Arduino hardware did exist when I started this project, however at the time there was no way to interface it with DCS World without an extensive knowledge of programming.
That was until an ED Forum user called FSF Ian dropped his program known as DCS-BIOS. His work has paved the way for many a home cockpit, and I have no doubt mine in its current format would not exist without his contribution to the DCS community.
I used DCS-BIOS in my cockpit to run displays and panels with indicator lights only- however if I was starting from scratch right now today, I would highly likley run the entire thing on DCS-BIOS using Arduinos. Why? Cost is drastically lower to buy arduinos than Generic USB Input cards, programing with DCS-BIOS is easy, and it is reliable as f@#k.
Anyway, what is an Arduino?
Arduino is an open-source electronics platform based on easy-to-use hardware and software. It's intended for anyone making interactive projects.
The link above will show you the very basics, straight from the Arduino Website.
For us flight sim builders, it is a very cheap way to get button inputs to, and servo and light outputs from, your PC running DCS World to your hardware cockpit.
Arduino is open-source hardware, which means there is no shortage of cheap 'clones' out there to purchase. My advice is this- dont think that more expensive means better- you can spend $12 for a Arduino Nano on eBay that is identical to a $2 clone from China. I know this, because I have purchased both and inspected them in detail. Exactly the same, probably from the same factory.
I souce mine Arduino's in bulk, and while some have failed me along the was, most were killed by me in puffs of blue smoke from wiring them incorrectly through overconfidence and complacency. I think of the twenty I've purchased on Aliexpress- only one has ever been DOA. And for $2 a pop- I wasn't bothered.
The ones I list below are linked to the Arduino page so you can read the exact details and get datasheets, but that is not where I purchased them from.
Google them, ebay them, Aliexpress them, Bangood them BEFORE you click buy!
Below is a list of different things related to Arduino that I used throughout my build.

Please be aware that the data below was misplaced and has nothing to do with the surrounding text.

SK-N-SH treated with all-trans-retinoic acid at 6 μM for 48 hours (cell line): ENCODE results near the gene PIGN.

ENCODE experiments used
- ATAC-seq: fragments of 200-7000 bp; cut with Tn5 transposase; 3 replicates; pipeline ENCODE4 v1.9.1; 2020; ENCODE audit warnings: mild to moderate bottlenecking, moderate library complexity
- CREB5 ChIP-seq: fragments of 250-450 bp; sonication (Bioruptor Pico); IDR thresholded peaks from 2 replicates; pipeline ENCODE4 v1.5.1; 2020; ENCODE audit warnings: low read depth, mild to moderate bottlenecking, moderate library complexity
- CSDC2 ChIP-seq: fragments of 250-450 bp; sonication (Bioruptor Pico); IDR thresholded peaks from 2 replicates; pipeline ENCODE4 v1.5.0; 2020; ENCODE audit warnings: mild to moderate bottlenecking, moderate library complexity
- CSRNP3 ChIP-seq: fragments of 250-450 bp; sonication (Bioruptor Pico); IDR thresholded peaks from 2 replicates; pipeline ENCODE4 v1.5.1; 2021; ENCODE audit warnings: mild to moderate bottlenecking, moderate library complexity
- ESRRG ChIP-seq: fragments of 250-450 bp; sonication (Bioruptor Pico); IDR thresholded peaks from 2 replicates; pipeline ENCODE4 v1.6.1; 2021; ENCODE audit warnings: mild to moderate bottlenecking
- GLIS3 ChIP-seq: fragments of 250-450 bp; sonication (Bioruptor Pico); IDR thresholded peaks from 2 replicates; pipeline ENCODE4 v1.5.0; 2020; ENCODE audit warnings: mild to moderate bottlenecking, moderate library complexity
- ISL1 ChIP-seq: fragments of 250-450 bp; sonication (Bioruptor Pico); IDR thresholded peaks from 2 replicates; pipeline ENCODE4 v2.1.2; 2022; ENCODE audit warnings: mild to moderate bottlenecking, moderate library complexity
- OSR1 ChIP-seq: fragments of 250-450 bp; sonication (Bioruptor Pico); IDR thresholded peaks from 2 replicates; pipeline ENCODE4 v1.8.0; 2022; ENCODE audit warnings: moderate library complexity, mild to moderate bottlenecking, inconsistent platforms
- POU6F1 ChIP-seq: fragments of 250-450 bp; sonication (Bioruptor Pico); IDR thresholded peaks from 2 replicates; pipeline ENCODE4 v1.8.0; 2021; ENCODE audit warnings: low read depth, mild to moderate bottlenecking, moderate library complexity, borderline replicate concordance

This Arduino Uno was the first one I ever tinkered with, and that same exact card is still in the cockpit today. I use these because there are plenty of tutorials on how to wire them up, they had a decent amount of inputs/output, and there are plenty of shields that push fit straight into them and allow you to expand the connections for easy wiring. There are even LCD's that will push fit onto them.
From eBay these are around $10 AUD each locally, if you dont want to wait a month for shipping.
Aliexpress in a bulk lots they can be found for around $3.69 AUD each.
About the thing:
Arduino Uno is a microcontroller board based on the ATmega328P. It has 14 digital input/output pins (of which 6 can be used as PWM outputs), 6 analog inputs, a 16 MHz ceramic resonator (CSTCE16M0V53-R0), a USB connection, a power jack, an ICSP header and a reset button. It contains everything needed to support the microcontroller; simply connect it to a computer with a USB cable or power it with a AC-to-DC adapter or battery to get started. You can tinker with your Uno without worrying too much about doing something wrong, worst case scenario you can replace the chip for a few dollars and start over again.
Basically- the Arduino Nano is the same thing as the larger Arduino Uno above, however in a smaller package. I used some of these in the cockpit as well, because they are cheaper and just as reliable.
Plus with the plenty of different type of push in shields available, it can be just as easy to use as the Uno above.
From eBay they are also around $5 about $8 if you dont want to wait for shipping.
Aliexpress: $2.76 each. Exact same thing. Buy these ones and dont get ripped off.
From the website: